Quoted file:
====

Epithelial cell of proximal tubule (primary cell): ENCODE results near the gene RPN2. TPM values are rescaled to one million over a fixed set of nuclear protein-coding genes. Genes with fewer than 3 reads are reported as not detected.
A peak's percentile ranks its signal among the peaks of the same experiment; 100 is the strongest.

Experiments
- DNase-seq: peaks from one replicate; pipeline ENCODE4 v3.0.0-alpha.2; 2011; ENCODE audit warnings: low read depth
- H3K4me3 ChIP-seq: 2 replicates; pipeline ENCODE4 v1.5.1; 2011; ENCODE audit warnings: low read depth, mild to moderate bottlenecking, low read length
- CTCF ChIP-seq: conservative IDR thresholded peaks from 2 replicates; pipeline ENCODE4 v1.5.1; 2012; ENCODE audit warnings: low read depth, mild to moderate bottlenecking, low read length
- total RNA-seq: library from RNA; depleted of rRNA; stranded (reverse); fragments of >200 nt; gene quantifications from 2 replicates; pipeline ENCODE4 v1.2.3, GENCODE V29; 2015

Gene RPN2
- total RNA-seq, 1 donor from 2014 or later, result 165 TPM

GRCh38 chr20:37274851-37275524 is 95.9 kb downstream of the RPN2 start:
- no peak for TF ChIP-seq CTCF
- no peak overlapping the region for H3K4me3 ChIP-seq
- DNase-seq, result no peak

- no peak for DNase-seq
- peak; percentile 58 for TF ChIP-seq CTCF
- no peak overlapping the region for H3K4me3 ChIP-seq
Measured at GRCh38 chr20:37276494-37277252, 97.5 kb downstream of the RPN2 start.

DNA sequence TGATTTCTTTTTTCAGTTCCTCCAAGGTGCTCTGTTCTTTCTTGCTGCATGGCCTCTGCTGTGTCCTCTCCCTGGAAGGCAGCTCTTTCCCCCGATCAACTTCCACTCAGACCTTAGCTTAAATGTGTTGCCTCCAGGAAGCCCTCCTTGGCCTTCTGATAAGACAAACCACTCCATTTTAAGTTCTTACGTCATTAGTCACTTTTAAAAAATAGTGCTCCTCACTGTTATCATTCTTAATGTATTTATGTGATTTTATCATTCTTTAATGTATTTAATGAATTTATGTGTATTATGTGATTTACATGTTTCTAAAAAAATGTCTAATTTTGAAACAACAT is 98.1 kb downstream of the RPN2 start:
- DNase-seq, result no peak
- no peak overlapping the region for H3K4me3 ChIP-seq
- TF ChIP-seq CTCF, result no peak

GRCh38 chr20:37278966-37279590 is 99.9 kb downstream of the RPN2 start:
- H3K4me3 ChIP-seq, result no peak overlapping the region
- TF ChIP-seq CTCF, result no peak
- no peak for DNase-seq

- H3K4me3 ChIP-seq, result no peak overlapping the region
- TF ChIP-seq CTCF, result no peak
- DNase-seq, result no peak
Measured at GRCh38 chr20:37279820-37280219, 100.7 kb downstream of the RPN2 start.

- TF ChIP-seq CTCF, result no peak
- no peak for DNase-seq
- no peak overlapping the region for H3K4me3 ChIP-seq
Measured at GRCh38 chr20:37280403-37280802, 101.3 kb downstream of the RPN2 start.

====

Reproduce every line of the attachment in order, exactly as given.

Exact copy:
Epithelial cell of proximal tubule (primary cell): ENCODE results near the gene RPN2. TPM values are rescaled to one million over a fixed set of nuclear protein-coding genes. Genes with fewer than 3 reads are reported as not detected.
A peak's percentile ranks its signal among the peaks of the same experiment; 100 is the strongest.

Experiments
- DNase-seq: peaks from one replicate; pipeline ENCODE4 v3.0.0-alpha.2; 2011; ENCODE audit warnings: low read depth
- H3K4me3 ChIP-seq: 2 replicates; pipeline ENCODE4 v1.5.1; 2011; ENCODE audit warnings: low read depth, mild to moderate bottlenecking, low read length
- CTCF ChIP-seq: conservative IDR thresholded peaks from 2 replicates; pipeline ENCODE4 v1.5.1; 2012; ENCODE audit warnings: low read depth, mild to moderate bottlenecking, low read length
- total RNA-seq: library from RNA; depleted of rRNA; stranded (reverse); fragments of >200 nt; gene quantifications from 2 replicates; pipeline ENCODE4 v1.2.3, GENCODE V29; 2015

Gene RPN2
- total RNA-seq, 1 donor from 2014 or later, result 165 TPM

GRCh38 chr20:37274851-37275524 is 95.9 kb downstream of the RPN2 start:
- no peak for TF ChIP-seq CTCF
- no peak overlapping the region for H3K4me3 ChIP-seq
- DNase-seq, result no peak

- no peak for DNase-seq
- peak; percentile 58 for TF ChIP-seq CTCF
- no peak overlapping the region for H3K4me3 ChIP-seq
Measured at GRCh38 chr20:37276494-37277252, 97.5 kb downstream of the RPN2 start.

DNA sequence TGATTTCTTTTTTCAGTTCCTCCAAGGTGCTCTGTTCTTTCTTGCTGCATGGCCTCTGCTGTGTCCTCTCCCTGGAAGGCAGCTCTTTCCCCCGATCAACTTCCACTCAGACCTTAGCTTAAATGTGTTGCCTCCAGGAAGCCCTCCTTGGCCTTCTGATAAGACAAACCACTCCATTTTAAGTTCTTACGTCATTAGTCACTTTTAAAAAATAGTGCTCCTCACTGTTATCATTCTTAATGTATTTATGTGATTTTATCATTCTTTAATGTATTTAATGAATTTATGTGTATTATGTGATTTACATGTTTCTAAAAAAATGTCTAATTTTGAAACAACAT is 98.1 kb downstream of the RPN2 start:
- DNase-seq, result no peak
- no peak overlapping the region for H3K4me3 ChIP-seq
- TF ChIP-seq CTCF, result no peak

GRCh38 chr20:37278966-37279590 is 99.9 kb downstream of the RPN2 start:
- H3K4me3 ChIP-seq, result no peak overlapping the region
- TF ChIP-seq CTCF, result no peak
- no peak for DNase-seq

- H3K4me3 ChIP-seq, result no peak overlapping the region
- TF ChIP-seq CTCF, result no peak
- DNase-seq, result no peak
Measured at GRCh38 chr20:37279820-37280219, 100.7 kb downstream of the RPN2 start.

- TF ChIP-seq CTCF, result no peak
- no peak for DNase-seq
- no peak overlapping the region for H3K4me3 ChIP-seq
Measured at GRCh38 chr20:37280403-37280802, 101.3 kb downstream of the RPN2 start.